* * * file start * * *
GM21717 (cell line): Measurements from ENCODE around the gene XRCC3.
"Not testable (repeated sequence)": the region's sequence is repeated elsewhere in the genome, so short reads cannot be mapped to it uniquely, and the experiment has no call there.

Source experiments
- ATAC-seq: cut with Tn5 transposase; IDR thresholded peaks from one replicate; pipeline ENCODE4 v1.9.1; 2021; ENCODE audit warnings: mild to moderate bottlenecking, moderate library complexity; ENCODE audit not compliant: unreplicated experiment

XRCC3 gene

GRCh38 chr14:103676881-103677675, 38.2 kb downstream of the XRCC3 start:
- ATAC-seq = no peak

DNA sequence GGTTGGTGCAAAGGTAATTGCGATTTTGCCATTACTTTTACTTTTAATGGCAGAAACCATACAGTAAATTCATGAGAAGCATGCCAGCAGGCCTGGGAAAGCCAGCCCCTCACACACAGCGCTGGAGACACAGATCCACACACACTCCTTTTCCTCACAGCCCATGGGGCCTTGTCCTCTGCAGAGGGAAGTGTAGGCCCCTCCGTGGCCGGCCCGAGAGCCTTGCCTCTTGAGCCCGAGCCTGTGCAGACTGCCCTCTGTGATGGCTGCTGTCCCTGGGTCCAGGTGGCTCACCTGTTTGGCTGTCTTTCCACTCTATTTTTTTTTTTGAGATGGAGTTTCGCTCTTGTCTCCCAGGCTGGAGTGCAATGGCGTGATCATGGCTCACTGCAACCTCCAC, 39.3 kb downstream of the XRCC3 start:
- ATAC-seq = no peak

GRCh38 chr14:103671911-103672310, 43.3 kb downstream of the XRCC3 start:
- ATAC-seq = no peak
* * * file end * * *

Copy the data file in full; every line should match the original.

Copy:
GM21717 (cell line): Measurements from ENCODE around the gene XRCC3.
"Not testable (repeated sequence)": the region's sequence is repeated elsewhere in the genome, so short reads cannot be mapped to it uniquely, and the experiment has no call there.

Source experiments
- ATAC-seq: cut with Tn5 transposase; IDR thresholded peaks from one replicate; pipeline ENCODE4 v1.9.1; 2021; ENCODE audit warnings: mild to moderate bottlenecking, moderate library complexity; ENCODE audit not compliant: unreplicated experiment

XRCC3 gene

GRCh38 chr14:103676881-103677675, 38.2 kb downstream of the XRCC3 start:
- ATAC-seq = no peak

DNA sequence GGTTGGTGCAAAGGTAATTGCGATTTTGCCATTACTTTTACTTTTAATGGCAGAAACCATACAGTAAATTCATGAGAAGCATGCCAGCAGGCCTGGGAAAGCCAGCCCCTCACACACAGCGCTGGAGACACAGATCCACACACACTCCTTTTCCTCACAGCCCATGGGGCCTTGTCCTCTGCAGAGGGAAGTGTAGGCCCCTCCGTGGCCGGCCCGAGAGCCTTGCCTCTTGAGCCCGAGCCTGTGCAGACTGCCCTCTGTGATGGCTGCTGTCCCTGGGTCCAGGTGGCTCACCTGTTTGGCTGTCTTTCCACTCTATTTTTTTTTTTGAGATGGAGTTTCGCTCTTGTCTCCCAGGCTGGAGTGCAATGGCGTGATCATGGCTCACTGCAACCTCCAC, 39.3 kb downstream of the XRCC3 start:
- ATAC-seq = no peak

GRCh38 chr14:103671911-103672310, 43.3 kb downstream of the XRCC3 start:
- ATAC-seq = no peak